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Buy-to-let faces new tax attack! That’s why I’m investing in FTSE 100 shares instead

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For several years I have been advocating investing in FTSE 100 shares rather than buy-to-let, and I’ve seen nothing to change my mind yet. Now I think the balance is swinging even stronger in favour of UK shares as Chancellor Rishi Sunak hunts for ways to fund his Covid-19 bailout.

Capital gains tax (CGT) seems likely to be right at the top of his list. Politically, this will be a relatively painless tax to hike, as it will only hit a small part of the electorate. Unfortunately, buy-to-let investors are among their number. Anybody wondering whether to invest in FTSE 100 shares or property needs to bear this into account. It would certainly affect my thinking.

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Currently, there are two levels of CGT for those selling an investment property. Basic rate taxpayers pay 18%, while higher rate and additional rate tax payers pay 28%. Sunak is likely to increase these rates in line with income tax. In other words, to 20%, 40% or 45%, depending on your tax bracket. That’s quite a hike.

Here’s why I’m buying FTSE 100 shares

CGT is also charged on share disposals. Here the tax rates are lower, at 10% and 20% respectively. So the CGT increase would actually be higher if aligned with income tax, but there’s a difference. You can escape CGT altogether, by investing in FTSE 100 shares using your Stocks and Shares ISA allowance. You can’t do that with buy-to-let.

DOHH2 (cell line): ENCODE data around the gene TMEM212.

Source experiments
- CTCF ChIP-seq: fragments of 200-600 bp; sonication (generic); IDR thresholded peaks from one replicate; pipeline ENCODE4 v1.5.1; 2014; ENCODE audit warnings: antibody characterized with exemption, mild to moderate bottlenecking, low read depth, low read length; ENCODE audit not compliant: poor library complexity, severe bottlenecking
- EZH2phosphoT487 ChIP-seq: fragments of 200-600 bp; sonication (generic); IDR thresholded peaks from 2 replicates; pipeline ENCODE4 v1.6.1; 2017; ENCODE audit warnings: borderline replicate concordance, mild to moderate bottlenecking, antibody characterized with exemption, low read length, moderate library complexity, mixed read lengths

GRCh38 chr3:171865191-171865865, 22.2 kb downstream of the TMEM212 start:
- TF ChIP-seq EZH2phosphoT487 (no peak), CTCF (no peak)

We won’t know for sure what the Chancellor will do until March, but some buy-to-let investors aren’t hanging around to find out. They are looking to sell property now, while the housing market is hot thanks to the stamp duty holiday.

Buy-to-let investors already face a massive tax burden. They pay stamp duty on their purchase, even during the current holiday, thanks to the 3% surcharge on second homes. Rental income is also subject to income tax. While they can offset some costs against that, 40% taxpayers can no longer claim basic rate tax relief on mortgage interest. By contrast, if you buy FTSE 100 shares in an ISA, the only tax in your lifetime is 0.5% stamp duty. You don’t even need to mention your holdings on your tax return, either. It’s so simple. 

There is another reason why I would be wary of investing in property today. Once the Chancellor’s stamp duty holiday ends, house prices may crash. Stock markets are also being propped up by false stimulus, in the shape of low interest rates and quantitative easing, but there is a difference. This is going to continue for years and years and FTSE 100 shares will reap the benefit. No government can afford to withdrawal the stimulus now.

I also think FTSE 100 shares could get a real lift if Brexit is resolved. Global investors have been holding back, due to the uncertainty. That could soon change.

That’s why I will continue to buy FTSE 100 shares today, and shun buy-to-let.

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Harvey Jones has no position in any of the shares mentioned. The Motley Fool UK has no position in any of the shares mentioned. Views expressed on the companies mentioned in this article are those of the writer and therefore may differ from the official recommendations we make in our subscription services such as Share Advisor, Hidden Winners and Pro. Here at The Motley Fool we believe that considering a diverse range of insights makes us better investors.

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